For whatever reason,
I have not had quite the same reaction to India that Greg described yesterday. It is true that it is almost excruciatingly hot right now. [A word of advice: everyone tells us this is the “slow season” and those who don’t come to India in the middle of its summer are wiser than we. If you ever want to come, do it in the winter, about October to late January, when the temperatures are more or less the same as they are on the hottest days of summer in most of North America, or come during the monsoon, which will start soon in the south and in about July further north, when things become green and lush.] It is also dusty, and to our eyes unorganized; nobody likes to say no or appear ignorant, so nobody tells you that you can’t do something or that the directions they’re giving you aren't quite accurate. And you tip everyone for the smallest services; I over-tip: I give at least 100 rupees to the coolies at the station. Last night, our tour host negotiated for me, and including the wait while we figured our which compartment was ours, the amount demanded was 30 rupees. When the tour host wasn't looking, I slipped the coolie another 20. Despite all this, I have been coping better than Greg.
Today changes all of this.
We get off the train at 7:45, a bit late given the late start. Our driver is there waiting for us, an easy job at this time of year, as ours are the only pale faces emerging from the 1AC compartment. We walk to the car, and a young girl approaches, asking for money. I have been quietly giving money to beggars, mostly the disabled but also young children, and I reach into my pocket and pull out a couple of small bills, which I hand her. Out of nowhere, at least 25 other children are immediately grabbing and pinching me on the legs, all yelling for money. I can’t move until our driver shoos them all away, which takes a couple of minutes, and even then it is a difficult process getting into the car, and getting the door closed – their hands keep reaching in, always grabbing my legs and pinching them. This really rattles me. Oh India!
We are exhausted from the journey. Sleeping pills or not, neither of us slept well. At our hotel, they give us our room, despite our 8:00 a.m. arrival. The hotel is an old haveli, mansion, converted to a hotel, and it is beautiful. We wonder who lived here before. We negotiate with our tour host for a 10:30 a.m. start to our Jaipur and Amber Fort and Palace tour – he would prefer earlier, we would prefer later. We hit our beds and fall back to sleep, managing somehow to be up and showered by 10:30. And off we go.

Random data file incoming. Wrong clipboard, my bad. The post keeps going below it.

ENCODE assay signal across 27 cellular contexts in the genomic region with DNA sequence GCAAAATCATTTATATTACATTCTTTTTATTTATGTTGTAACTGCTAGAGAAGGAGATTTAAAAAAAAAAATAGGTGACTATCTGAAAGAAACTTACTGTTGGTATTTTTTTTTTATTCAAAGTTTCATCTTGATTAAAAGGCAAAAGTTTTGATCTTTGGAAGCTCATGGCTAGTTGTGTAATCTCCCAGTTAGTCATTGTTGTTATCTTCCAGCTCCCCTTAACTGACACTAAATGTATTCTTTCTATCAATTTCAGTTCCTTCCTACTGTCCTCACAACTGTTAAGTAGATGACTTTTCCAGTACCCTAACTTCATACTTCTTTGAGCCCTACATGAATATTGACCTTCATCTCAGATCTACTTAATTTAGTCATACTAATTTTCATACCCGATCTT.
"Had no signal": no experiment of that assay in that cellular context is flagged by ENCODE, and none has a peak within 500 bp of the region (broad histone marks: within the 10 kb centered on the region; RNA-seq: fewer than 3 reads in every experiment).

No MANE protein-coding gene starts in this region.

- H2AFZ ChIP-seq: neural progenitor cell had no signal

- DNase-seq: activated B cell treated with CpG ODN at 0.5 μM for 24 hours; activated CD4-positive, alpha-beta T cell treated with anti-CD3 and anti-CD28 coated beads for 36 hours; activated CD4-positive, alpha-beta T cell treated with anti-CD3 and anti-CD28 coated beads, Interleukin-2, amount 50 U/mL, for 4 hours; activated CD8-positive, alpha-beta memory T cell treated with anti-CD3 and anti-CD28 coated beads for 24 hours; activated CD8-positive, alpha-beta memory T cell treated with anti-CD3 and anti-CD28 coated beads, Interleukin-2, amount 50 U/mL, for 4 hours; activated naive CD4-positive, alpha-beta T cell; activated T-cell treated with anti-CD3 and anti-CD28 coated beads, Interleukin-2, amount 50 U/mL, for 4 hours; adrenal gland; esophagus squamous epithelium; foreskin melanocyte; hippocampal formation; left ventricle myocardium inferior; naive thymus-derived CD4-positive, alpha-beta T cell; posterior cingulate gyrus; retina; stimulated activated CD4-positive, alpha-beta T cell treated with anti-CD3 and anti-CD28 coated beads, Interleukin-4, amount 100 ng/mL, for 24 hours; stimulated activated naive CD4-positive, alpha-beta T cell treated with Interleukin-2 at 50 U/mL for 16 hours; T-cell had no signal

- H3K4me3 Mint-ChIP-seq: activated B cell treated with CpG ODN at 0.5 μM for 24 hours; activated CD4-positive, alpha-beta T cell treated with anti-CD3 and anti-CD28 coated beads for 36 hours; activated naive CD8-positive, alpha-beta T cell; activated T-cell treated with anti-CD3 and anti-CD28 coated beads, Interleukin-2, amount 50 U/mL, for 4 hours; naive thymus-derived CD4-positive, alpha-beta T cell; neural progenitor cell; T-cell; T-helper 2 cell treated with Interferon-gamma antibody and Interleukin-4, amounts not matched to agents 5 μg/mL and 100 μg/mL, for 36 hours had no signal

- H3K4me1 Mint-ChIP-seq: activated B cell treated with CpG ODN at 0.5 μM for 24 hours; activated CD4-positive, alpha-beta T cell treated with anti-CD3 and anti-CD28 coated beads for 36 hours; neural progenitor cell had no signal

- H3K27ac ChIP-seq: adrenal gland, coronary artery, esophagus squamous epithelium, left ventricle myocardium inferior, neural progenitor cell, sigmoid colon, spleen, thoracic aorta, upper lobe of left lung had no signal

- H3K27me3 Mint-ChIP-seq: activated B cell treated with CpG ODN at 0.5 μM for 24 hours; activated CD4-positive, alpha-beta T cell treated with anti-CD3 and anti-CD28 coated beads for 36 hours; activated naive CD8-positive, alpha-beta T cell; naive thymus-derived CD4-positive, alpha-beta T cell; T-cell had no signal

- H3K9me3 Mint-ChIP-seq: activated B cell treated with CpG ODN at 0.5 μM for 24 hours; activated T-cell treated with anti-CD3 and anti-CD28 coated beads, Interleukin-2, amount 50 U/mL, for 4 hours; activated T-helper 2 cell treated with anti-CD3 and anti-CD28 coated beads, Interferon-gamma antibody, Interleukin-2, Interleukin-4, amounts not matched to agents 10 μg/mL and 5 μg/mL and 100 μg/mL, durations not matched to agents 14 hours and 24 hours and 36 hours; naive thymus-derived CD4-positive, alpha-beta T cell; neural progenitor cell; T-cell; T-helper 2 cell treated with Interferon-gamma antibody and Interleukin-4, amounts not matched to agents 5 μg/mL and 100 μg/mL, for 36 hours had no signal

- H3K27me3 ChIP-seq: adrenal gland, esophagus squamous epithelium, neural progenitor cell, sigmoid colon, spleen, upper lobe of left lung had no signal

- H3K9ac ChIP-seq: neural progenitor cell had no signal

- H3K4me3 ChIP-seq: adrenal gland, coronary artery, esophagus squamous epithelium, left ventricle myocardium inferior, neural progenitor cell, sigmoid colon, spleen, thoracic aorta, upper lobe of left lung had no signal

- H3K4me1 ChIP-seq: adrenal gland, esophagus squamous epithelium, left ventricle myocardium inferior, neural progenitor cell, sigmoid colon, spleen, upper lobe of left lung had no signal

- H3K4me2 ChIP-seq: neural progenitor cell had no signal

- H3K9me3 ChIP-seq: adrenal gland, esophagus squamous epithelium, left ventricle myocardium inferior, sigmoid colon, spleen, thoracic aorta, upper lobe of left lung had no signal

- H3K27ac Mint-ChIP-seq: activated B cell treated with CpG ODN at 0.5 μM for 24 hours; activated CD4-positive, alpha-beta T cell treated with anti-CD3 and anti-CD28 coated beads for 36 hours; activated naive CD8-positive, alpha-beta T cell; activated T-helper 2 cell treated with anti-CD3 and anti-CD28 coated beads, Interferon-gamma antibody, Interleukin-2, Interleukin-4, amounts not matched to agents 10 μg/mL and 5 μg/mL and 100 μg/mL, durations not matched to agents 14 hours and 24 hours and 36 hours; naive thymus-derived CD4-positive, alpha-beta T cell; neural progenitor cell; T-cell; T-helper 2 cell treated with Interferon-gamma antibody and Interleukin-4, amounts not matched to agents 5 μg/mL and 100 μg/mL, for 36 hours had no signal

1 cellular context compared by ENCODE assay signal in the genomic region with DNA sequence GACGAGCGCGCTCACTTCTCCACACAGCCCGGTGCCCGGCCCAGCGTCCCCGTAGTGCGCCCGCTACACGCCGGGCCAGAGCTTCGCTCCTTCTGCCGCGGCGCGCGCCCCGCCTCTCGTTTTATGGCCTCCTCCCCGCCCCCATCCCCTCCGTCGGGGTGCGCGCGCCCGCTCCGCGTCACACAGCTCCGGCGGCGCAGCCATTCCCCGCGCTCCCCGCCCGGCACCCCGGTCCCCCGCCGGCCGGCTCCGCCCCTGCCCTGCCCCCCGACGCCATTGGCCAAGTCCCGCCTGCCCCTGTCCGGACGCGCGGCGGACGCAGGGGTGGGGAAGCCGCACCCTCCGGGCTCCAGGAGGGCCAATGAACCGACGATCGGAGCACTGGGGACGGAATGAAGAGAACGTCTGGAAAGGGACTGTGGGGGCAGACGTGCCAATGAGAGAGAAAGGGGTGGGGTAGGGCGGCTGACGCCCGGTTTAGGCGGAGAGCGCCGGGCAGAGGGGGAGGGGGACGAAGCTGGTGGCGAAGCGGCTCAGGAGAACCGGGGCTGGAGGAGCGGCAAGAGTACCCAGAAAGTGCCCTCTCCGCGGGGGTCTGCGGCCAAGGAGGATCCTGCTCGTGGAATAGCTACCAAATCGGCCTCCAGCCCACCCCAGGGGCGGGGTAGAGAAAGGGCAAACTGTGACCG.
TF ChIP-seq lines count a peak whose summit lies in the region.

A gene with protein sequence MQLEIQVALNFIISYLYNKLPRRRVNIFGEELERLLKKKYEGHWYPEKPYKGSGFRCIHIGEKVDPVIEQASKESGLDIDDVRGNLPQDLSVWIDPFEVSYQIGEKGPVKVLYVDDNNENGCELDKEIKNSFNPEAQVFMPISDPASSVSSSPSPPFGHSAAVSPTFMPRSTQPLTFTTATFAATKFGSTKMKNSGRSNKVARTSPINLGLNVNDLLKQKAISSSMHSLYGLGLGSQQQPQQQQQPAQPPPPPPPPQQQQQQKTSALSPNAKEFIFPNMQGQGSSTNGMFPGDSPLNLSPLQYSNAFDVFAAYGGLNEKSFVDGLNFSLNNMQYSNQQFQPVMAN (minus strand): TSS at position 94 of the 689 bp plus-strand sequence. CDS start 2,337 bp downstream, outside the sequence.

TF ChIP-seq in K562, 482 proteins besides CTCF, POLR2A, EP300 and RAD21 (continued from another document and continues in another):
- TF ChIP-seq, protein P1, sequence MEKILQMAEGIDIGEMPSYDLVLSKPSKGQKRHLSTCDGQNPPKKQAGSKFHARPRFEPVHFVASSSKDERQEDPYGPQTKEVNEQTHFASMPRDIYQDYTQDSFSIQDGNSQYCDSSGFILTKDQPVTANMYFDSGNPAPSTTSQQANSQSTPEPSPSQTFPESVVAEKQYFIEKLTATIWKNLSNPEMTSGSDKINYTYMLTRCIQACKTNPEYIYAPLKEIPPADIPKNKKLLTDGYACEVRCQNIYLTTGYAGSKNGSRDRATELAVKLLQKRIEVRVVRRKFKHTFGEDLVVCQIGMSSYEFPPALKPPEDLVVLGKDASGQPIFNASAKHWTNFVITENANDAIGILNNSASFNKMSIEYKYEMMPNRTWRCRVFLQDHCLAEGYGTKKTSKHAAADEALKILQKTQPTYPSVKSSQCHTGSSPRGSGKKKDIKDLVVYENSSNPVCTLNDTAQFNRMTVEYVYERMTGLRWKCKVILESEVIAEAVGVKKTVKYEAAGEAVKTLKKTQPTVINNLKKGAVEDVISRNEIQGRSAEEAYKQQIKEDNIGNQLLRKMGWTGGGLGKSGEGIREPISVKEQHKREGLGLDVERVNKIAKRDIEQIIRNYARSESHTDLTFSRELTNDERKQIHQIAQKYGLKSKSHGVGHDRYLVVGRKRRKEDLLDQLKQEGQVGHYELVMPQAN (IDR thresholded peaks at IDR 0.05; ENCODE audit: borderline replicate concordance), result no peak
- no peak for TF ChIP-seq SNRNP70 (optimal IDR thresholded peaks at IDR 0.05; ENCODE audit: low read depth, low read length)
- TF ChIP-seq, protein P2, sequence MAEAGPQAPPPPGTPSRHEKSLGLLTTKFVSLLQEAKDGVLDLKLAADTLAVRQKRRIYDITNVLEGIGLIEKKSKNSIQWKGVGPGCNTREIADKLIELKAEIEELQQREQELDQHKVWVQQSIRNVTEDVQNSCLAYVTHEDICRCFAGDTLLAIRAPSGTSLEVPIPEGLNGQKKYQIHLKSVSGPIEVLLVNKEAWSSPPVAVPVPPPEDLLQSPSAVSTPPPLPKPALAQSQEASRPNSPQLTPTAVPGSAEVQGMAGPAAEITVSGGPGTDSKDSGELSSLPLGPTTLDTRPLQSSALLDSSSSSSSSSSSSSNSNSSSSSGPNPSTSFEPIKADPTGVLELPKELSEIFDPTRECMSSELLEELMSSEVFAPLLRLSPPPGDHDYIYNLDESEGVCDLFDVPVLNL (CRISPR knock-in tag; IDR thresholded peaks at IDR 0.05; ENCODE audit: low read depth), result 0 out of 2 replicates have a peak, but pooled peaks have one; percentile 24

If it’s Monday, it must be Jaipur
At this point, we have begun the “if it’s Monday, it must be Jaipur” part of our India tour. The leisureliness of last week is gone – we start the week with last night’s train ride, and every day this week except Friday, we have either the train or a long (4+ hour) car drive, and then a 4-hour city tour.
We are also, as we discover, on the major India tourist route. This started in Udaipur, but because we were ensconced in the Lake Palace, we were shielded from the full impact. Today we are not: at every destination, there are many many non-Indians, and everywhere we are greeted by swarms of beggars, touts, and hawkers. The hawkers are all bargaining with themselves because we have adopted the strategy of saying only 1 word to them: NO. And still, they follow us, reducing their prices to a fraction of the original asking price by the time they understand that we mean what we say.
At the Amber Palace
We start with a tour of the Amber Palace. Another spectacular palace, standing in front of the equally impressive Amber Fort, built on the whim of a maharajah. We go up on elephant back.
The City Palace
We move back to the city of Jaipur. Maharajah Jay Singh II moved his capital from Amber to Jaipur because Amber, in a narrow valley, couldn't expand. Jaipur feels almost western – laid out in straight lines with wide streets, although our guidebook tells us that this design is based on ancient Hindu texts and represents a mandala, designed to bring the harmony of the cosmos to daily human life. We stop at the City Palace, and the Palace of Winds (one room wide, with screens on both walls, a place for the palace women to get cooling breezes and to watch the city’s street life without being seen), both again amazing. We also stop at the Jantar Mantar, Jay Singh’s observatory – a collection of structures, modernistic in the extreme with their pure lines and form follows function design. We wish we had more time for sightseeing in Jaipur.
Ready to Stop Moving
It is a long day spent in the sun. We have been trying to be very careful – lots of sunscreen and water – but I am not careful enough. When we get home, Greg tells me I’m flushed. As we are changing out of our sweat-soaked clothes, I start shivering from the A/C. Greg touches my forehead and tells me I’m burning up. I say I can’t be, I feel fine. He insists, I touch my forehead and even I know I’m burning up. We take my temperature – 102.7. Greg says the thermometer must be wrong, because at that temperature I should be feeling violently ill, while I feel fine. We dig out his thermometer, and it reads the same. We check our reference guide: the classic symptoms of sunstroke. We spend a quiet night at home, neither of us feeling like moving, both of us wishing we were somewhere else. And I am now with Greg – I’m ready to stop moving.
Visions of a beach in Greece, less than 1 week away, lull me to a deep, recuperative sleep.